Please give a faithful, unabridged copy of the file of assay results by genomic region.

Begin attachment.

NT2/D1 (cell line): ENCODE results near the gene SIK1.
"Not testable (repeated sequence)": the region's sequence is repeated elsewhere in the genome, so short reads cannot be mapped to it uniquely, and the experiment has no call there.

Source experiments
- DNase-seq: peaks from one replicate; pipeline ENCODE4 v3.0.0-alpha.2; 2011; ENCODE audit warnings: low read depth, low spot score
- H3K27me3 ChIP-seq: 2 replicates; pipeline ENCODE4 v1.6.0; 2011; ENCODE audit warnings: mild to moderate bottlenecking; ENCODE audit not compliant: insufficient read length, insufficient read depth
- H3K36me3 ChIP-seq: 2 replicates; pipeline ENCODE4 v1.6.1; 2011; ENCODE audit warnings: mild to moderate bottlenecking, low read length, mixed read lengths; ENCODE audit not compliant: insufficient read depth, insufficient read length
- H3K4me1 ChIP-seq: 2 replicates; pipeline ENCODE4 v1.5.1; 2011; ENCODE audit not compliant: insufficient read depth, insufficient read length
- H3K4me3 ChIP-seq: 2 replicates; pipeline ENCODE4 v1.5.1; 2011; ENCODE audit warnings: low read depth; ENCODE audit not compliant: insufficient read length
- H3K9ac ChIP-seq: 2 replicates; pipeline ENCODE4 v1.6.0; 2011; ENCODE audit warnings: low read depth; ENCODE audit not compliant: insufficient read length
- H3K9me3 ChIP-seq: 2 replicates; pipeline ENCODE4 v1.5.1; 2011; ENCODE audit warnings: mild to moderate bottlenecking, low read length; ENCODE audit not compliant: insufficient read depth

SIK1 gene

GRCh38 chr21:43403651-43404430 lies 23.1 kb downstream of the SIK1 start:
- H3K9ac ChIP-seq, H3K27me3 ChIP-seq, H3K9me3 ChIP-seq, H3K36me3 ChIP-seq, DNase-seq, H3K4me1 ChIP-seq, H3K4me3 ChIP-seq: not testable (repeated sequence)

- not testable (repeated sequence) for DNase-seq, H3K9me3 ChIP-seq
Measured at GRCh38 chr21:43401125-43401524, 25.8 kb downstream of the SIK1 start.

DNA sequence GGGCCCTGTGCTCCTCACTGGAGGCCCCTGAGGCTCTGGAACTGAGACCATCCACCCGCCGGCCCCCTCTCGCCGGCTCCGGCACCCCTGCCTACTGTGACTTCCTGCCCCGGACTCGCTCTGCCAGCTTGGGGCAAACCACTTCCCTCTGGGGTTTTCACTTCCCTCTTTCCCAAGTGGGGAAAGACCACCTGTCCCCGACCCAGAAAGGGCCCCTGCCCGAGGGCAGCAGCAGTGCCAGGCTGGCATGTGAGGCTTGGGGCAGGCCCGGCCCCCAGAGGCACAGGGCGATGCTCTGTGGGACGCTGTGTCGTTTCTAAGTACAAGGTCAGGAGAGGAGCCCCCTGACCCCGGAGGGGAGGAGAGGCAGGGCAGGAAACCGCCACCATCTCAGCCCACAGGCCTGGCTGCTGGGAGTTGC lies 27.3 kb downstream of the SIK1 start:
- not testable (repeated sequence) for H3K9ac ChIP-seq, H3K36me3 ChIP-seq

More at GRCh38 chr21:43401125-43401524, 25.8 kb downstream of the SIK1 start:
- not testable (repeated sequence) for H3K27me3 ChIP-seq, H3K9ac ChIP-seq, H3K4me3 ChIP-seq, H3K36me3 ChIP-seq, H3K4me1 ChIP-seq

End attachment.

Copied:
NT2/D1 (cell line): ENCODE results near the gene SIK1.
"Not testable (repeated sequence)": the region's sequence is repeated elsewhere in the genome, so short reads cannot be mapped to it uniquely, and the experiment has no call there.

Source experiments
- DNase-seq: peaks from one replicate; pipeline ENCODE4 v3.0.0-alpha.2; 2011; ENCODE audit warnings: low read depth, low spot score
- H3K27me3 ChIP-seq: 2 replicates; pipeline ENCODE4 v1.6.0; 2011; ENCODE audit warnings: mild to moderate bottlenecking; ENCODE audit not compliant: insufficient read length, insufficient read depth
- H3K36me3 ChIP-seq: 2 replicates; pipeline ENCODE4 v1.6.1; 2011; ENCODE audit warnings: mild to moderate bottlenecking, low read length, mixed read lengths; ENCODE audit not compliant: insufficient read depth, insufficient read length
- H3K4me1 ChIP-seq: 2 replicates; pipeline ENCODE4 v1.5.1; 2011; ENCODE audit not compliant: insufficient read depth, insufficient read length
- H3K4me3 ChIP-seq: 2 replicates; pipeline ENCODE4 v1.5.1; 2011; ENCODE audit warnings: low read depth; ENCODE audit not compliant: insufficient read length
- H3K9ac ChIP-seq: 2 replicates; pipeline ENCODE4 v1.6.0; 2011; ENCODE audit warnings: low read depth; ENCODE audit not compliant: insufficient read length
- H3K9me3 ChIP-seq: 2 replicates; pipeline ENCODE4 v1.5.1; 2011; ENCODE audit warnings: mild to moderate bottlenecking, low read length; ENCODE audit not compliant: insufficient read depth

SIK1 gene

GRCh38 chr21:43403651-43404430 lies 23.1 kb downstream of the SIK1 start:
- H3K9ac ChIP-seq, H3K27me3 ChIP-seq, H3K9me3 ChIP-seq, H3K36me3 ChIP-seq, DNase-seq, H3K4me1 ChIP-seq, H3K4me3 ChIP-seq: not testable (repeated sequence)

- not testable (repeated sequence) for DNase-seq, H3K9me3 ChIP-seq
Measured at GRCh38 chr21:43401125-43401524, 25.8 kb downstream of the SIK1 start.

DNA sequence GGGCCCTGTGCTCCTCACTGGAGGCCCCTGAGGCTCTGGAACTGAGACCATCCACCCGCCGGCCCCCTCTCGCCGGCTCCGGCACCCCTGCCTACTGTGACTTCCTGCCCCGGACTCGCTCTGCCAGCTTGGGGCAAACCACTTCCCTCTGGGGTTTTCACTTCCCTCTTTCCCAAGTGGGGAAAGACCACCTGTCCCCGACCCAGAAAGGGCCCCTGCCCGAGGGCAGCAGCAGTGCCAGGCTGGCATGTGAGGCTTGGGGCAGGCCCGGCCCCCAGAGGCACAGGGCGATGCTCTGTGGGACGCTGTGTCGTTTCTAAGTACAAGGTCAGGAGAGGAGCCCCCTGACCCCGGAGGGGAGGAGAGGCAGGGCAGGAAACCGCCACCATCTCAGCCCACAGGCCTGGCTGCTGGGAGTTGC lies 27.3 kb downstream of the SIK1 start:
- not testable (repeated sequence) for H3K9ac ChIP-seq, H3K36me3 ChIP-seq

More at GRCh38 chr21:43401125-43401524, 25.8 kb downstream of the SIK1 start:
- not testable (repeated sequence) for H3K27me3 ChIP-seq, H3K9ac ChIP-seq, H3K4me3 ChIP-seq, H3K36me3 ChIP-seq, H3K4me1 ChIP-seq